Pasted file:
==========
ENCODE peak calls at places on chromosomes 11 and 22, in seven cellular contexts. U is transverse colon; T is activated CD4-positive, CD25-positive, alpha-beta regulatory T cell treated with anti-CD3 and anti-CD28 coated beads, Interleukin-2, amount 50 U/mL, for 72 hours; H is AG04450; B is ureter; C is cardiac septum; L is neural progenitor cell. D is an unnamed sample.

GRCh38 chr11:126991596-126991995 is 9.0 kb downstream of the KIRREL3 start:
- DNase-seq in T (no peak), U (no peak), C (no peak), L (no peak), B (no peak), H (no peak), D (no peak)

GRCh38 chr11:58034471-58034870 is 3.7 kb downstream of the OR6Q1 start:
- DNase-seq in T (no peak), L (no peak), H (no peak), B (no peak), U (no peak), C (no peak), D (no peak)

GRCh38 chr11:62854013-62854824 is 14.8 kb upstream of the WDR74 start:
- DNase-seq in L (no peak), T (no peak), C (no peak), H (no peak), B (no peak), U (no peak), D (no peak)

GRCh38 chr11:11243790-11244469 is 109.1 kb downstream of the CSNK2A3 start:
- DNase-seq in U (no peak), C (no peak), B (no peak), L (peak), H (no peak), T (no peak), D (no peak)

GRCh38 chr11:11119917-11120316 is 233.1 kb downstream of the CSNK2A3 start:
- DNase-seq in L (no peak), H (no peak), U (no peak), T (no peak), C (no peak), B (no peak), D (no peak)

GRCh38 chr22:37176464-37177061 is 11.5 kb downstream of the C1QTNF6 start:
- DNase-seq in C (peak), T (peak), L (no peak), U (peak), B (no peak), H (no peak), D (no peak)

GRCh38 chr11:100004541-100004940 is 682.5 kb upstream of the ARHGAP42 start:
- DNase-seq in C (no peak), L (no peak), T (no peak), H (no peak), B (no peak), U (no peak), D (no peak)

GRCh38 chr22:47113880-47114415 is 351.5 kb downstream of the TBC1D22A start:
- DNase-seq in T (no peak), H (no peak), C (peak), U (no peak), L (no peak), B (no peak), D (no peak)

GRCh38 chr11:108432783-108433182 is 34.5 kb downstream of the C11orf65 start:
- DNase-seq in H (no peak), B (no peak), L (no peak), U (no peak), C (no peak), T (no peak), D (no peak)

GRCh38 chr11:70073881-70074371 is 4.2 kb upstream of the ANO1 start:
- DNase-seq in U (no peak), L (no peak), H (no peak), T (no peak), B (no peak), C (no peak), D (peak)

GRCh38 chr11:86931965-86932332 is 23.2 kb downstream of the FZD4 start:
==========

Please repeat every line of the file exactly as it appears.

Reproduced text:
ENCODE peak calls at places on chromosomes 11 and 22, in seven cellular contexts. U is transverse colon; T is activated CD4-positive, CD25-positive, alpha-beta regulatory T cell treated with anti-CD3 and anti-CD28 coated beads, Interleukin-2, amount 50 U/mL, for 72 hours; H is AG04450; B is ureter; C is cardiac septum; L is neural progenitor cell. D is an unnamed sample.

GRCh38 chr11:126991596-126991995 is 9.0 kb downstream of the KIRREL3 start:
- DNase-seq in T (no peak), U (no peak), C (no peak), L (no peak), B (no peak), H (no peak), D (no peak)

GRCh38 chr11:58034471-58034870 is 3.7 kb downstream of the OR6Q1 start:
- DNase-seq in T (no peak), L (no peak), H (no peak), B (no peak), U (no peak), C (no peak), D (no peak)

GRCh38 chr11:62854013-62854824 is 14.8 kb upstream of the WDR74 start:
- DNase-seq in L (no peak), T (no peak), C (no peak), H (no peak), B (no peak), U (no peak), D (no peak)

GRCh38 chr11:11243790-11244469 is 109.1 kb downstream of the CSNK2A3 start:
- DNase-seq in U (no peak), C (no peak), B (no peak), L (peak), H (no peak), T (no peak), D (no peak)

GRCh38 chr11:11119917-11120316 is 233.1 kb downstream of the CSNK2A3 start:
- DNase-seq in L (no peak), H (no peak), U (no peak), T (no peak), C (no peak), B (no peak), D (no peak)

GRCh38 chr22:37176464-37177061 is 11.5 kb downstream of the C1QTNF6 start:
- DNase-seq in C (peak), T (peak), L (no peak), U (peak), B (no peak), H (no peak), D (no peak)

GRCh38 chr11:100004541-100004940 is 682.5 kb upstream of the ARHGAP42 start:
- DNase-seq in C (no peak), L (no peak), T (no peak), H (no peak), B (no peak), U (no peak), D (no peak)

GRCh38 chr22:47113880-47114415 is 351.5 kb downstream of the TBC1D22A start:
- DNase-seq in T (no peak), H (no peak), C (peak), U (no peak), L (no peak), B (no peak), D (no peak)

GRCh38 chr11:108432783-108433182 is 34.5 kb downstream of the C11orf65 start:
- DNase-seq in H (no peak), B (no peak), L (no peak), U (no peak), C (no peak), T (no peak), D (no peak)

GRCh38 chr11:70073881-70074371 is 4.2 kb upstream of the ANO1 start:
- DNase-seq in U (no peak), L (no peak), H (no peak), T (no peak), B (no peak), C (no peak), D (peak)

GRCh38 chr11:86931965-86932332 is 23.2 kb downstream of the FZD4 start: